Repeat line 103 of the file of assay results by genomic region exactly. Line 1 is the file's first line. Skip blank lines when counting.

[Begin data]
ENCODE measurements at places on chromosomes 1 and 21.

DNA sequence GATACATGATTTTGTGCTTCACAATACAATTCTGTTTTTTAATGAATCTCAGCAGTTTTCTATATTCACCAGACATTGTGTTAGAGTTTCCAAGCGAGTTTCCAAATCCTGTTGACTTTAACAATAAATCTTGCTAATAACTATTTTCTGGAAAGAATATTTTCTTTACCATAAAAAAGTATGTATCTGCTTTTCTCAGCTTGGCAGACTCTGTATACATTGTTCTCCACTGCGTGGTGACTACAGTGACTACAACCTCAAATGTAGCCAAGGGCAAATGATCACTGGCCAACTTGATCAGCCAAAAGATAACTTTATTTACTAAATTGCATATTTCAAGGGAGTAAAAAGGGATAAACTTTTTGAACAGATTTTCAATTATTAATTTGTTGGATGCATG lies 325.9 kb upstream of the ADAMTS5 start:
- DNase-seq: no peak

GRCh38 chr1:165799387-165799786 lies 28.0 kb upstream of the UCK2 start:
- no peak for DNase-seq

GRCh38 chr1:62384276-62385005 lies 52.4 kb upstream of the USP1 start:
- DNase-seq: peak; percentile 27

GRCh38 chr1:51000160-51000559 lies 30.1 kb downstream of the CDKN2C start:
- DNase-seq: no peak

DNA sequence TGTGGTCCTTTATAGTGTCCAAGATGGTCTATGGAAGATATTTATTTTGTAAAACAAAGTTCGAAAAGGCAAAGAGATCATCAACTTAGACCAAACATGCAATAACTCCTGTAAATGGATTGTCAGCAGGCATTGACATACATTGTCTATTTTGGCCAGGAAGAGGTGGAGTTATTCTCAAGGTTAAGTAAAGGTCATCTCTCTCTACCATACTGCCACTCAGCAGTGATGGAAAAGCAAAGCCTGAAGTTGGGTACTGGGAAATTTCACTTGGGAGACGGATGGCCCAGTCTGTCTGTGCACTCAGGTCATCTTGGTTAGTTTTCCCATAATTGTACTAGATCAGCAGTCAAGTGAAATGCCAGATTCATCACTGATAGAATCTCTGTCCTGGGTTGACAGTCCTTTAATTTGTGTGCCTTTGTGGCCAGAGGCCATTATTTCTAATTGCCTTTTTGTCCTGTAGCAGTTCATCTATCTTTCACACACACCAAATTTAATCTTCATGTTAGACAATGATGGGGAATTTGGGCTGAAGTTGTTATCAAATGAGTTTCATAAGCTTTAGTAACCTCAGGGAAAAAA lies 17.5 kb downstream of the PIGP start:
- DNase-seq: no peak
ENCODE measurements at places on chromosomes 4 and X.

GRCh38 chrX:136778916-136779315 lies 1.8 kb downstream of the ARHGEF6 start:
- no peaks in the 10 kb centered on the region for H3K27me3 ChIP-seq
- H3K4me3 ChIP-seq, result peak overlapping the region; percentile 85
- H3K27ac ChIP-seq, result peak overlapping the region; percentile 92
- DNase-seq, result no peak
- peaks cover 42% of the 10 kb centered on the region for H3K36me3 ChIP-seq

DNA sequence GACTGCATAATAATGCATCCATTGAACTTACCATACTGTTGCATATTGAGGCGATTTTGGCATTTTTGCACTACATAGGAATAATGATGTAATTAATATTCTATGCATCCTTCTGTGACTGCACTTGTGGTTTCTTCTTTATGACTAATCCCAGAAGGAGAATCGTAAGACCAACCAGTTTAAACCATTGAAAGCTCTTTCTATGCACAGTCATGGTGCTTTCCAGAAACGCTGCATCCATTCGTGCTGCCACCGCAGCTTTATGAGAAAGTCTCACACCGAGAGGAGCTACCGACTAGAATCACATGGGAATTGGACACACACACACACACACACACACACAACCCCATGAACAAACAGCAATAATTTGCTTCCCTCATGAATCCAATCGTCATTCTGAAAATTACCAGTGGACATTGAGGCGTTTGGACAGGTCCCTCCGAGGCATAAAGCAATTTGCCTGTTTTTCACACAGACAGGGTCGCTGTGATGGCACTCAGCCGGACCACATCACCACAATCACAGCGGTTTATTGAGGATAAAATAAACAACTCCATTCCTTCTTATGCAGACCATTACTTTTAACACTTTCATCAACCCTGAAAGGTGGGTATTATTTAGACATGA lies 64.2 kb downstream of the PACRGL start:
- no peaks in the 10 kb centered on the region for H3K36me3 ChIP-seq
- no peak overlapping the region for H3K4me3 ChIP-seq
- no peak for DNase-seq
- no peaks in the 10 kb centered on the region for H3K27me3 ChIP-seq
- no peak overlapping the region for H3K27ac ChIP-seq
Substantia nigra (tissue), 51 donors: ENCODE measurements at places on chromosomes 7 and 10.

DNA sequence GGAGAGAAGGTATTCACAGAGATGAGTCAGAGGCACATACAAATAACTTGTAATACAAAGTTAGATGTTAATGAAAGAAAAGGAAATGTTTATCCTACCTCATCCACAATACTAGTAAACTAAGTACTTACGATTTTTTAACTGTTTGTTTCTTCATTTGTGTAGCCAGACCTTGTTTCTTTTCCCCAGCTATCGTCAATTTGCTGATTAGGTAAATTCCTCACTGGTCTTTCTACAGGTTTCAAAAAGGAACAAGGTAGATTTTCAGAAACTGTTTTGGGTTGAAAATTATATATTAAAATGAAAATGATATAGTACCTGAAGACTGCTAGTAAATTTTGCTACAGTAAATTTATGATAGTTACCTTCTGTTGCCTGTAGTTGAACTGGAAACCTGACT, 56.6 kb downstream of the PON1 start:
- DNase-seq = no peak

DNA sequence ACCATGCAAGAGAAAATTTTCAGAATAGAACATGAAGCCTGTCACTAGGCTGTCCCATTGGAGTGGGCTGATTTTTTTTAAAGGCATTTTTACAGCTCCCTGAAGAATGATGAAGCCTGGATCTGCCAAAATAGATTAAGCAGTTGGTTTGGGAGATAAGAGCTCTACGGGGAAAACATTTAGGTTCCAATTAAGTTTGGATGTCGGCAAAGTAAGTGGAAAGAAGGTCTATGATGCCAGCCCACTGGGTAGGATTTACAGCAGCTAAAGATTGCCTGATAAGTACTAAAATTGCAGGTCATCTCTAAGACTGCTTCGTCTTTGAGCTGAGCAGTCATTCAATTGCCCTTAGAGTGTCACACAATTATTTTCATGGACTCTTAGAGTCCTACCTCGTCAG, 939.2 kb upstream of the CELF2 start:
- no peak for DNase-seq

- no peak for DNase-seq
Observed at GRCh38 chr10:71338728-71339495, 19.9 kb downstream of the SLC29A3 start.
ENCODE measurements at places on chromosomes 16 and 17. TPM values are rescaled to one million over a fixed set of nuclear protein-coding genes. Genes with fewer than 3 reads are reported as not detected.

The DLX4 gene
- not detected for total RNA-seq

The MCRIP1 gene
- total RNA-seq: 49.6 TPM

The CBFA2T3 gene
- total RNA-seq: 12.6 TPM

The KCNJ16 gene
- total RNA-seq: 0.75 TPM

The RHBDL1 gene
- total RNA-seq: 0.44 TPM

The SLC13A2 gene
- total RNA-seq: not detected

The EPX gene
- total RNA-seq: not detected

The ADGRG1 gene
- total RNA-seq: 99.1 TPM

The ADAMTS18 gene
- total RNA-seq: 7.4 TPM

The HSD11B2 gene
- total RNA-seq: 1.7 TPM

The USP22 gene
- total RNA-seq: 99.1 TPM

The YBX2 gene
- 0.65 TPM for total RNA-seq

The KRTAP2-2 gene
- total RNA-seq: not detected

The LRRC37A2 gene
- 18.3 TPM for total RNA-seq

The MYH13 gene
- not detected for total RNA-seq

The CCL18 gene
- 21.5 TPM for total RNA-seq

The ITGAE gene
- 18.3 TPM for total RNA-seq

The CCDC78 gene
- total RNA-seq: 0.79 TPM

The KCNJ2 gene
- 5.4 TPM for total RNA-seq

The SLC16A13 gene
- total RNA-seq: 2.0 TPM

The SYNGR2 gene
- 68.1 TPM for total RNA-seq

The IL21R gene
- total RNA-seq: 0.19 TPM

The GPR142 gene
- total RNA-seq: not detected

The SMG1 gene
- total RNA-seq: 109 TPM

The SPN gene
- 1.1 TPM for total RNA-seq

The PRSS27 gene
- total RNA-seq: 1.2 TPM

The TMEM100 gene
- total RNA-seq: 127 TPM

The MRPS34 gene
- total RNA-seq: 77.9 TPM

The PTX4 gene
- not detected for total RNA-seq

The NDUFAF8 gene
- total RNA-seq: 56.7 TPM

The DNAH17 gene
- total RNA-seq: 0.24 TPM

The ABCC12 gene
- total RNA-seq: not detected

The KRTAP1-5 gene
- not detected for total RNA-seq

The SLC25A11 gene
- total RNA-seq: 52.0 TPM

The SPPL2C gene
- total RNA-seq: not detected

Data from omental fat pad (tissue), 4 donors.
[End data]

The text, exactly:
Data from omental fat pad (tissue), 4 donors.